In lieu of an abstract, here is a brief excerpt of the content:

MAKING sich W lae -Shawn Da"ViMamet l~on. Guamre Mchael Weller Steve Tesich '1 0 I-C' Steve Tesich (left) and Peter Yates on the set of Eyewitness You've had four film projects now back to back. Has screenwriting been your main concentration for the past three years? Yes, except for Division Street. That came after Breaking Away. Have you worked on other plays since that one? No, I really haven't felt the impulse. I Just follow my cycles. I'm working on a novel right now. That's been the primary thing for the past six or seven months . How long did it take you to prepare The World According to Garp? [The film will be released in 1982.] The first draft took about six or eight weeks. I work very fast when I sense how to do It. And all I do Is write. Off and on we've been working on slight revisions with the director, George Roy Hill, and the cast, and certain 21 elements got strengthened, certain story points got clarified better. But the central vision remained as written the first time around. It's a hrad novel to adapt for film, isn't it? It certainly is. It's a large, hefty movie. A lot of things had to be left out, and a lot of things had to be added that weren't in there. Because if you see a vision of how a movie should be done, then you remove certain things that are in the book. You have to have a focus that can't be the focus of the book because you don't have eight hours of screen time. Did you choose to isolate one narrative line in the novel to the exclusion of others? I don't make clear cut decisions like that. I just go instinctively on what it feels like it should be. I definitely strengthened certain lines that were minimal in the novel, making them much bigger. But they were there to begin with. So the spirit of the film is the spirit of the book. It's just that I would say certain elements and characters are not there, certain others who were not in the book appear in the film. Because I don't think you can have a good adaptation if you treat the source as a Bible, where you can't feel inspired by it. I'm a writer myself and I'm just glad I can be inspired by it. But I never really thought of doing an adaptation until I read Garp. Did you work with John Irving at all? No. It had to be done independently. He's a wonderful novelist but I just don't honestly feel that he could have helped. I didn't really talk about anything with anybody anyway until I'd written it, because a lot of people can talk wonderful screenplays and it just kind of diffuses things when you're gabbing instead of writing. I like to write and get it done. I submitted the script to John as a courtesy, and we then did a reading with the cast. Anything he wanted to say at that point was certainly welcome, but not when I'm writing. So you don't even work with a director at that stage? No. I finish it first. They read it then and we have something to talk about. I didn't want to hear how they would have written it because they're not writers. The thing that I've written becomes the focus of our discussions. Do you find that when you do an adaptatioon like this, which is different from the original work you're accustomed to, you have to change your style in terms of language and point of view? Not at all. The central character was somehow close to me so I thought I was writing about myself. In fact, the dumbest thing you can do is start fiddling with your style. Supposedly, the reason they wanted you to do that project in the first place is because of your style. My point of view is my...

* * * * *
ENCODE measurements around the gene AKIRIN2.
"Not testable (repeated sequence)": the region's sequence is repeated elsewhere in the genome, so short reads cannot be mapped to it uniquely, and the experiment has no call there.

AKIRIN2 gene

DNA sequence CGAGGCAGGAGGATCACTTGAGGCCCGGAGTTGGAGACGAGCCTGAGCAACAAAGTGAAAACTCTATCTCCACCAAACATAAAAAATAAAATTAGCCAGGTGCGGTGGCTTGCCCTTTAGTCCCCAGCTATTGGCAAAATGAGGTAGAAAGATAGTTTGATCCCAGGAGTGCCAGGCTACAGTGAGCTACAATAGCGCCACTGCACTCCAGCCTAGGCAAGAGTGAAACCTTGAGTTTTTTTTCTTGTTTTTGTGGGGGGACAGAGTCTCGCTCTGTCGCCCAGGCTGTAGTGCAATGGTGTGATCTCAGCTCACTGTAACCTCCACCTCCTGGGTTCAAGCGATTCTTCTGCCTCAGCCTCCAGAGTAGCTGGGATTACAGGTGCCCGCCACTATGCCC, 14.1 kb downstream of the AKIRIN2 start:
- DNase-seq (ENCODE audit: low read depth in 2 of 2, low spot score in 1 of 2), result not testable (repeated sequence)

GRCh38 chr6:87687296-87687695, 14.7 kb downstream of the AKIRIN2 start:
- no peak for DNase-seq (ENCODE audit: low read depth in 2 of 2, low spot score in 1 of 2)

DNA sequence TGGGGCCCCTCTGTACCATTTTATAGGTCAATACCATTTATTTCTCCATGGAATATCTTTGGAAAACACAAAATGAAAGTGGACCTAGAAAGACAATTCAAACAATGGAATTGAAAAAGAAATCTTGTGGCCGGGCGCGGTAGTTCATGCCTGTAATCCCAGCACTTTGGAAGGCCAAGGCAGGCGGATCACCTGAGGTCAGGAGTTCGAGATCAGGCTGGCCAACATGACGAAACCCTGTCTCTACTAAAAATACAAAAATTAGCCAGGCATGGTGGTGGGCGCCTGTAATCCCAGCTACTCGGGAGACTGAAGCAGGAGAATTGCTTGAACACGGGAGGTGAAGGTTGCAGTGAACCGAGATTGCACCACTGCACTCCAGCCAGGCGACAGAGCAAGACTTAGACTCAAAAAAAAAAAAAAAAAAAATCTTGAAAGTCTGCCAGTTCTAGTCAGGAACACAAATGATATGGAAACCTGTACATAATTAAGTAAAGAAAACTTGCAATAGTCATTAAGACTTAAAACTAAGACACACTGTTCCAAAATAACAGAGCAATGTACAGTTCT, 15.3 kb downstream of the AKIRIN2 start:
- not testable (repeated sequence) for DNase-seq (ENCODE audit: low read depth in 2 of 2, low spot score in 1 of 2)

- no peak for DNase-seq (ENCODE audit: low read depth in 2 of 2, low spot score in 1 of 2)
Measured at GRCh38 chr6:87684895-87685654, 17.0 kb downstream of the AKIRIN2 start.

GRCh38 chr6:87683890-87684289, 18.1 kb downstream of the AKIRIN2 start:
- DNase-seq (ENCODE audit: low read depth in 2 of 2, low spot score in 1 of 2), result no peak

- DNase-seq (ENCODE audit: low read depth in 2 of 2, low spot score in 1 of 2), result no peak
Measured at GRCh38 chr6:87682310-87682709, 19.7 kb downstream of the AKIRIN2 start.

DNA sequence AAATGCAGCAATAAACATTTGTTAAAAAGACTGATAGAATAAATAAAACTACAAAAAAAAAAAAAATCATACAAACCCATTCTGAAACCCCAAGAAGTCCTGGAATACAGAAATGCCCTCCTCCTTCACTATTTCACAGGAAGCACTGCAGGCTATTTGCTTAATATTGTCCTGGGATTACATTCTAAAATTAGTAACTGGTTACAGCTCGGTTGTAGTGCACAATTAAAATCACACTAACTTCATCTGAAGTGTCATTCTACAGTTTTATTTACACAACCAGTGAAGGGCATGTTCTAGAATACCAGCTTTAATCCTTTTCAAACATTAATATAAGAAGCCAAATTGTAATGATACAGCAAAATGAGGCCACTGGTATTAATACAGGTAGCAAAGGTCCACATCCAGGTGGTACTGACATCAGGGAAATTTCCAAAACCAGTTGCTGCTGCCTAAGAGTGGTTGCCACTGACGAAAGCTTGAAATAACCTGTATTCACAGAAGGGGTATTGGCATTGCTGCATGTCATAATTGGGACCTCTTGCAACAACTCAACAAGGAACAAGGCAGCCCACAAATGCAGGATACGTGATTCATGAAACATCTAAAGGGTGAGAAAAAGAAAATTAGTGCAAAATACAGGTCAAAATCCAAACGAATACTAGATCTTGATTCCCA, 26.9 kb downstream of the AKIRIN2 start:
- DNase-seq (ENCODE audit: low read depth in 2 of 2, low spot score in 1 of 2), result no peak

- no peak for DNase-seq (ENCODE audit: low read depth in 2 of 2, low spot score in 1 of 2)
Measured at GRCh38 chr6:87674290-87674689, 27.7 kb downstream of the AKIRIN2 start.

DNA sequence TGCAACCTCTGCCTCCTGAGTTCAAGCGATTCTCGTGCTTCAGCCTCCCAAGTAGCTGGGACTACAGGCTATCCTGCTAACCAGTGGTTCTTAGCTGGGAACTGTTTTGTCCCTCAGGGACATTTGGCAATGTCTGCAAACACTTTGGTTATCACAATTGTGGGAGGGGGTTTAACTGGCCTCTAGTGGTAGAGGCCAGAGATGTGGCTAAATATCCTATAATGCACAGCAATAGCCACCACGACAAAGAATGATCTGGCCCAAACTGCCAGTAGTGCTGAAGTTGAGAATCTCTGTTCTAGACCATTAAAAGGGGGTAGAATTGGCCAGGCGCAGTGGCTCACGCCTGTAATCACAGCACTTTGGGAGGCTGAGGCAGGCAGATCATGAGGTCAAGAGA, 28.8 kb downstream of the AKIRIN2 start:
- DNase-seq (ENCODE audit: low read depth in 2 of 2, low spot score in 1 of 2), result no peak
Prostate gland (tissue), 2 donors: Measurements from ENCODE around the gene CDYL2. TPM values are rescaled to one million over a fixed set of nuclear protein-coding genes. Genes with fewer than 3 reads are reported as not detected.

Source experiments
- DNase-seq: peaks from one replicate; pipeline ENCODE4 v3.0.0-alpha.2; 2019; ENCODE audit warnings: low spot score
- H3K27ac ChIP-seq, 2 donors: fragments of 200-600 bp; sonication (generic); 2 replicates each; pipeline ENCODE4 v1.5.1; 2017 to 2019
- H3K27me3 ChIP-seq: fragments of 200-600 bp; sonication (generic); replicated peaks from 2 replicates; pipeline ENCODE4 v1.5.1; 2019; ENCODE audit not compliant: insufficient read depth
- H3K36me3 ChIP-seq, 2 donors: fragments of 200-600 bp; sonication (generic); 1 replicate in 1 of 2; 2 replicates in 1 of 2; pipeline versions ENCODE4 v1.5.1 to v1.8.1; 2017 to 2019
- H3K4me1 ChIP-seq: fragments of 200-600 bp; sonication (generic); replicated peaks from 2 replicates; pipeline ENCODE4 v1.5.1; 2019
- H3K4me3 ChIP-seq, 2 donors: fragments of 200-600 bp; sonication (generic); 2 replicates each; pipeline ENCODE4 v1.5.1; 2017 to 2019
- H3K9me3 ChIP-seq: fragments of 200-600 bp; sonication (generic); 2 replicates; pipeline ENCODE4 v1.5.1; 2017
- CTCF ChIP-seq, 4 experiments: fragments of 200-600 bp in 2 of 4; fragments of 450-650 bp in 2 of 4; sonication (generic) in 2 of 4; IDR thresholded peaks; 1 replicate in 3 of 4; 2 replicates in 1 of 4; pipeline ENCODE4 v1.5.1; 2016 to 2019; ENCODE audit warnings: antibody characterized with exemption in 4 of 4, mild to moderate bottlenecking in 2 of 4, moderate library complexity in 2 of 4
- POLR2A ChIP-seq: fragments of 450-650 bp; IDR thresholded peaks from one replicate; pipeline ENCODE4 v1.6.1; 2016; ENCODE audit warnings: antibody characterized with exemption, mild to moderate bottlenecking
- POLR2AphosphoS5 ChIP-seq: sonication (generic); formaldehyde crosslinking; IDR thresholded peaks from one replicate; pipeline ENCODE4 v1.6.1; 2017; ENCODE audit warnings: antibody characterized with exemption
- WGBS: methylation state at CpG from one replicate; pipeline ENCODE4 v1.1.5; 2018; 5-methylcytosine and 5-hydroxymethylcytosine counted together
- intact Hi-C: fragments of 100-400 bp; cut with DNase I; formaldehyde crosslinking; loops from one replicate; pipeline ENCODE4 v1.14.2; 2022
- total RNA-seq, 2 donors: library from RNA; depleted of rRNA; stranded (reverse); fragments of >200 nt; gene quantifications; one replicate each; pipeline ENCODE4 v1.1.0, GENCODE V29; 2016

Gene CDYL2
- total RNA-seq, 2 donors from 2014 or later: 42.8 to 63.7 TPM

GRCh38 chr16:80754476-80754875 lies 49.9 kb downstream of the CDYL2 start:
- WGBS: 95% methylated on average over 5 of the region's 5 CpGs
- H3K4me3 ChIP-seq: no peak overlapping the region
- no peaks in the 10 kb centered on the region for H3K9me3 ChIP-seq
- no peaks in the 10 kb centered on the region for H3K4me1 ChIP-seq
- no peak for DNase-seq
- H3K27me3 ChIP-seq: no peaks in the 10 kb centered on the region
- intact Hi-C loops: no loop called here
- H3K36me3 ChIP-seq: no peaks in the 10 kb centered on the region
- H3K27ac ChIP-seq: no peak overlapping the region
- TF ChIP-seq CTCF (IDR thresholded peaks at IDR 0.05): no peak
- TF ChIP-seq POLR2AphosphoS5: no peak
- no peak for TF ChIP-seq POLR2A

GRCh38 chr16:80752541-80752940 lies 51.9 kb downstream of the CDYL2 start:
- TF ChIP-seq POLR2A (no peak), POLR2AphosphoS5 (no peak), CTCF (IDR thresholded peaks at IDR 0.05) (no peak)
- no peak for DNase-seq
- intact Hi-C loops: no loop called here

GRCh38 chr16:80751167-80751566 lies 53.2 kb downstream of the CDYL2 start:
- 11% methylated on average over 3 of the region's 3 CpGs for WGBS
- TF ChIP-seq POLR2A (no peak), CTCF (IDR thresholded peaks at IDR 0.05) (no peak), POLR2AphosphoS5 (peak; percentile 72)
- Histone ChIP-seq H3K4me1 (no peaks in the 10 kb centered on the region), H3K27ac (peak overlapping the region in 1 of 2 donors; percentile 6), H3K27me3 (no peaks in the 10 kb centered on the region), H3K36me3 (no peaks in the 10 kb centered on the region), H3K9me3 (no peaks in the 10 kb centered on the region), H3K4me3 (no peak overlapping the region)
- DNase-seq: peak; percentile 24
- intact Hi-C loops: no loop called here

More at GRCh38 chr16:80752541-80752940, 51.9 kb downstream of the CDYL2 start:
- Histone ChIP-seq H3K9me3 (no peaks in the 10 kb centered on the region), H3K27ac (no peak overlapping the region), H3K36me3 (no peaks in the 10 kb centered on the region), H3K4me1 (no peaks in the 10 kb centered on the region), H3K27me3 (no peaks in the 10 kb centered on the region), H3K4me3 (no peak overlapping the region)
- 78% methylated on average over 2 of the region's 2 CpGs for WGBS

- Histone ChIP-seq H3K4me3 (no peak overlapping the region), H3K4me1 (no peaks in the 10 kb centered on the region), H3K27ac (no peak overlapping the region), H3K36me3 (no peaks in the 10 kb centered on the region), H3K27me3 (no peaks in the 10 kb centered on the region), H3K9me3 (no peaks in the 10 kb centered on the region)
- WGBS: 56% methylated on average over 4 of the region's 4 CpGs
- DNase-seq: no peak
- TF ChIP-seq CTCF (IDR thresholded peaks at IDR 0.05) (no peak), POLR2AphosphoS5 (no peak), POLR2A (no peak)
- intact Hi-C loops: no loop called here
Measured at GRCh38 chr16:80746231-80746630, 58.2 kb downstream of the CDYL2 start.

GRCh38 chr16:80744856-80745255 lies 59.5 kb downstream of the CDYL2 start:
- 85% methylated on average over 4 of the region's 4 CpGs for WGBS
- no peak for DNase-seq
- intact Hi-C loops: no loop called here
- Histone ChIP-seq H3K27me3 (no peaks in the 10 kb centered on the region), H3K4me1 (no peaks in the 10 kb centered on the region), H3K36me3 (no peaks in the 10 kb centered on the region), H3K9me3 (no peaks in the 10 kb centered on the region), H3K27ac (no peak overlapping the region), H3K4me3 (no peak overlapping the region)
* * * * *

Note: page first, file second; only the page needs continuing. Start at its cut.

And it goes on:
Additional Information

Print ISSN
pp. 20-53
Launched on MUSE
Open Access
Archive Status
Back To Top

This website uses cookies to ensure you get the best experience on our website. Without cookies your experience may not be seamless.